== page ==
At St Patrick's College, Maynooth, one of our hopes for our graduating students is that they will go out into the world and find ways of contributing meaningfully to society. Shauna Sweeny, graduate of both the BATh Theology and Arts and our Masters in Pastoral Theology programme is making a wonderful contribution to the lives of patients and family members at Tallaght University Hospital in her role as Chaplain during the extraordinary times that we are currently living:
Shauna Sweeny, Chaplain, Tallaght University Hospital.
“This new strange way of life in the hospital is something that every healthcare professional is learning to adjust to. To see our patients having to go through this unthinkable ordeal is heart-breaking. Patients have not seen their family in weeks and feel isolated and lonely. Families are at home waiting to hear from the hospital and feel helpless. Staff are dealing with extremely stressful situations that change every day.
As a chaplain in such an unusual time, it is my role to try and support patients and staff in the hospital and to make space for them to share their fears. It is extremely harrowing to see what patients and families are going through with this pandemic. Typically families would be with their loved ones morning, noon and night but that cannot be the case now.
A young man with a young family was dying yesterday. His wife and brother came in to say their last goodbyes to him. I facilitated the visit with them, they had 15 minutes to see him and say goodbye as they would never see him again. They were surrounded by people with masks, goggles, hair nets, and no faces to see. This alone put so much fear with them and they too were instructed to wear the full PPE. It is utterly heart-breaking. The reality of the current situation feels inhumane and not what we as carers are used to.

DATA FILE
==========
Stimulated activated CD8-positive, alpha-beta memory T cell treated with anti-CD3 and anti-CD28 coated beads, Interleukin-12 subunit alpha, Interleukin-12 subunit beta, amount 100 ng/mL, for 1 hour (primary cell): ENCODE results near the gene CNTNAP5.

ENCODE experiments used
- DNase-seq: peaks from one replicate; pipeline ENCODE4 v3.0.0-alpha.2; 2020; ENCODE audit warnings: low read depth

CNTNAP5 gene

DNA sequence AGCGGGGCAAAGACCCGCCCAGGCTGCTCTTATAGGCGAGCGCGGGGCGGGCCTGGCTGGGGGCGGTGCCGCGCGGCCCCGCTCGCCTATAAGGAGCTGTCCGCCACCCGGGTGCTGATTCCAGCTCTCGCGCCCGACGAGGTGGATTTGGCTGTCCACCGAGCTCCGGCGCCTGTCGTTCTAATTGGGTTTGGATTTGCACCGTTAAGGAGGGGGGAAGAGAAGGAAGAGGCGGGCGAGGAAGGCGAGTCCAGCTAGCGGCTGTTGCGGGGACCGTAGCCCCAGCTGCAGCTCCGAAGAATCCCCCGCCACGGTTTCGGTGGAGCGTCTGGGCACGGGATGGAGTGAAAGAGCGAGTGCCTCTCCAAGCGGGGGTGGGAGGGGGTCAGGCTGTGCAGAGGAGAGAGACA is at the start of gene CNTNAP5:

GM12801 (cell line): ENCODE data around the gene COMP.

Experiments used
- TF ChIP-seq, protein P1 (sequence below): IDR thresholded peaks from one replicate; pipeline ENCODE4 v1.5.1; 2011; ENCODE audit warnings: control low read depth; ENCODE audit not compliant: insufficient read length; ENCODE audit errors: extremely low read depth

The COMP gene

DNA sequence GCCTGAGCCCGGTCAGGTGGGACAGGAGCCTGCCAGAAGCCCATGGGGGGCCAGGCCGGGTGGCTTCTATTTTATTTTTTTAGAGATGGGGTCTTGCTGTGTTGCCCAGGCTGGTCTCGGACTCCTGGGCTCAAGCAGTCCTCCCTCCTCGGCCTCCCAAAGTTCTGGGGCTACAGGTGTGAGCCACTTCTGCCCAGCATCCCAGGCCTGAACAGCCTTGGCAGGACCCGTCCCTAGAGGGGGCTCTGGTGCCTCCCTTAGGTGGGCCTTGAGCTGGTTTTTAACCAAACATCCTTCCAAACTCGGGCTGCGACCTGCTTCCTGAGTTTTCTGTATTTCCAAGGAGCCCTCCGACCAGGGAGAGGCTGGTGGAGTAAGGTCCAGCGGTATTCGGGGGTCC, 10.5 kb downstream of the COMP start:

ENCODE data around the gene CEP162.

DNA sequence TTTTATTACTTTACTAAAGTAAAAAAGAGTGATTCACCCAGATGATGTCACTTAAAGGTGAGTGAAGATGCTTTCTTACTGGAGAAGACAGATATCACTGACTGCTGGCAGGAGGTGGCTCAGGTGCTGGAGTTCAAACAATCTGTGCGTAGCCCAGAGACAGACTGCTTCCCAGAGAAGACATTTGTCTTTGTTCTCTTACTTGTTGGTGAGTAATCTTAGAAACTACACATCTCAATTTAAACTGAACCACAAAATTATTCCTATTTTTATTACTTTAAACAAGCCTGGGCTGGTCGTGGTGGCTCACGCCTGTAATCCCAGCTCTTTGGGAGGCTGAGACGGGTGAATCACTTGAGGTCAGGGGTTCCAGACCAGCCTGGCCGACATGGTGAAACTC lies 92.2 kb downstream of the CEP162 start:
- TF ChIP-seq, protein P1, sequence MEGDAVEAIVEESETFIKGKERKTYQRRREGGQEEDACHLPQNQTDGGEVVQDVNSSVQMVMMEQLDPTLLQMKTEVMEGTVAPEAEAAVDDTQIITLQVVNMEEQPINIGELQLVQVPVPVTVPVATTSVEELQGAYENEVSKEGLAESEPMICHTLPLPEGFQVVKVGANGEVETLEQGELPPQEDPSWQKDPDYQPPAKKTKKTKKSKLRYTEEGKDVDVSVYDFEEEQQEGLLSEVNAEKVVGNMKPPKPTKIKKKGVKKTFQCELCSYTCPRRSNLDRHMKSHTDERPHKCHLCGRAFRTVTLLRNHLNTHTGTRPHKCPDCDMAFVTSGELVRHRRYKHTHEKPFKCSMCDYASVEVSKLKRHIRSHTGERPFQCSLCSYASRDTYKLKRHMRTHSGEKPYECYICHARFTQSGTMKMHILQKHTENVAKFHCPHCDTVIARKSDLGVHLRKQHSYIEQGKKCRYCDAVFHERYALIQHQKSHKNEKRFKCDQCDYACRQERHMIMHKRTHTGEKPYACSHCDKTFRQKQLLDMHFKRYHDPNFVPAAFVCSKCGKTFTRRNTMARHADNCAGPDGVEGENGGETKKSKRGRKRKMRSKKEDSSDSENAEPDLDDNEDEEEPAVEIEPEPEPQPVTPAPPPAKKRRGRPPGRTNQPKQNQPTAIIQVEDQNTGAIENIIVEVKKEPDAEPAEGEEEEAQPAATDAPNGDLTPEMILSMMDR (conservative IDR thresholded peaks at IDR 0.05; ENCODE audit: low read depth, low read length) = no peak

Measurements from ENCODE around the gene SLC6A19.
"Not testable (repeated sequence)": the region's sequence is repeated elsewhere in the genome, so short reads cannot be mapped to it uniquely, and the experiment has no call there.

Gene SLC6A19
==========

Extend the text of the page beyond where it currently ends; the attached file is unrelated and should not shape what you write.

Staff and volunteers in the hospital have crocheted pairs of love hearts that fit in the palm of the hand - a set. When I met with the wife and brother of this patient, I gave them one love heart to put into his hand, knowing that he would have something of theirs and I gave them the matching heart, to always have to show their son and to know that he was not alone.
Patients are our priority and an initiative that the hospital set up is that every ward has access IPads that patients if well enough can facetime their families. If patients are too unwell the Chaplain calls the family after visiting and lets the family know how their loved one is doing. It gives the chaplain an opportunity to connect in with the family and see how they are doing as well.”
Credit: Archdiocese of Dublin, Press Release, Friday 17th April 2020